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Boomers Destroyed the Planet & Economy, Millennials Trying to Save Both

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For the first time in a very long time an entire generation will be worse of than their parents. The wheels are in motion for that truth to be a set reality that requires drastic change that society likely can’t handle. Still, millennials are going to try to make the world better than they found it in the hopes that the next generation will be OK.

Over at HuffPo they have a great article that outlines how we find ourselves in this position and what we can do about.

But they’re right about one thing: We’re going to need government structures that respond to the way we work now. “Portable benefits,” an idea that’s been bouncing around for years, attempts to break down the zero-sum distinction between full-time employees who get government-backed worker protections and independent contractors who get nothing. The way to solve this, when you think about it, is ridiculously simple: Attach benefits to work instead of jobs. The existing proposals vary, but the good ones are based on the same principle: For every hour you work, your boss chips in to a fund that pays out when you get sick, pregnant, old or fired. The fund follows you from job to job, and companies have to contribute to it whether you work there a day, a month or a year.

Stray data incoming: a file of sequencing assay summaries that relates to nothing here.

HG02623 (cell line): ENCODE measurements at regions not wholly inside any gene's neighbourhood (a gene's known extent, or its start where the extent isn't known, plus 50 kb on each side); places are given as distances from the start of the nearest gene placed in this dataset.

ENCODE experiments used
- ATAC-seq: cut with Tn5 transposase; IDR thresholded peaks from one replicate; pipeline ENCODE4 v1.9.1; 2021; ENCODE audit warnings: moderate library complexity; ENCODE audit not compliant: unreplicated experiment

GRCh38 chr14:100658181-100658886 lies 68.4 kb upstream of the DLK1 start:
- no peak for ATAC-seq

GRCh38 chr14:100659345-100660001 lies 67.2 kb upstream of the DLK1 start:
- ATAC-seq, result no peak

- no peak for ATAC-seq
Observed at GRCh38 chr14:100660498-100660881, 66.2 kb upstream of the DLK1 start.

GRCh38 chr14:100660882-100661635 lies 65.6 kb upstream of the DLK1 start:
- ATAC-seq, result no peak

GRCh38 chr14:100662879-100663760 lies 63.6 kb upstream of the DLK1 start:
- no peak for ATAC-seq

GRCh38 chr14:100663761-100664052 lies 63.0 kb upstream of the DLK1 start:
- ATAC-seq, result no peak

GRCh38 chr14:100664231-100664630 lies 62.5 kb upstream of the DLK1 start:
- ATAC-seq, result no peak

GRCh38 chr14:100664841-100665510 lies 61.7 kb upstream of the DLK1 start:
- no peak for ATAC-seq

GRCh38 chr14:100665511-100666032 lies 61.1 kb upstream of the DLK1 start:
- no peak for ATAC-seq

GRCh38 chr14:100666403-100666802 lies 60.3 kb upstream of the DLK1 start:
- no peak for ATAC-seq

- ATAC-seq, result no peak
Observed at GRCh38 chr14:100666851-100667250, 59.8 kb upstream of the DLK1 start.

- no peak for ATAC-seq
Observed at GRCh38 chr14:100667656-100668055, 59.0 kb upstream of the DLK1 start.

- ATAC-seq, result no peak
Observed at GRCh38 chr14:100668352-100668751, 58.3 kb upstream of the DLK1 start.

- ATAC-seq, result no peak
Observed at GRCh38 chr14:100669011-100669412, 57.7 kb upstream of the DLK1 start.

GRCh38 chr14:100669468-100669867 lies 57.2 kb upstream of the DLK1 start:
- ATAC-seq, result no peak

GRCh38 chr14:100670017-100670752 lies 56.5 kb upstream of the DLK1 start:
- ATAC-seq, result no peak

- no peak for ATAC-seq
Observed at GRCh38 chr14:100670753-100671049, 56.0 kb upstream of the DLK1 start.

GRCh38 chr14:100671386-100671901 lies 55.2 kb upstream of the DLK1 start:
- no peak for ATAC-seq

Small-scale versions of this idea have been offsetting the inherent insecurity of the gig economy since long before we called it that. Some construction workers have an “hour bank” that fills up when they’re working and provides benefits even when they’re between jobs. Hollywood actors and technical staff have health and pension plans that follow them from movie to movie. In both cases, the benefits are negotiated by unions, but they don’t have to be. Since 1962, California has offered “elective coverage” insurance that allows independent contractors to file for payouts if their kids get sick or if they get injured on the job. “The offloading of risks onto workers and families was not a natural occurrence,” says Hacker, the Yale political scientist. “It was a deliberate effort. And we can roll it back the same way.”

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Flash North Korea for Freedom

Flash Drives For Freedom from Doug Burnett on Vimeo.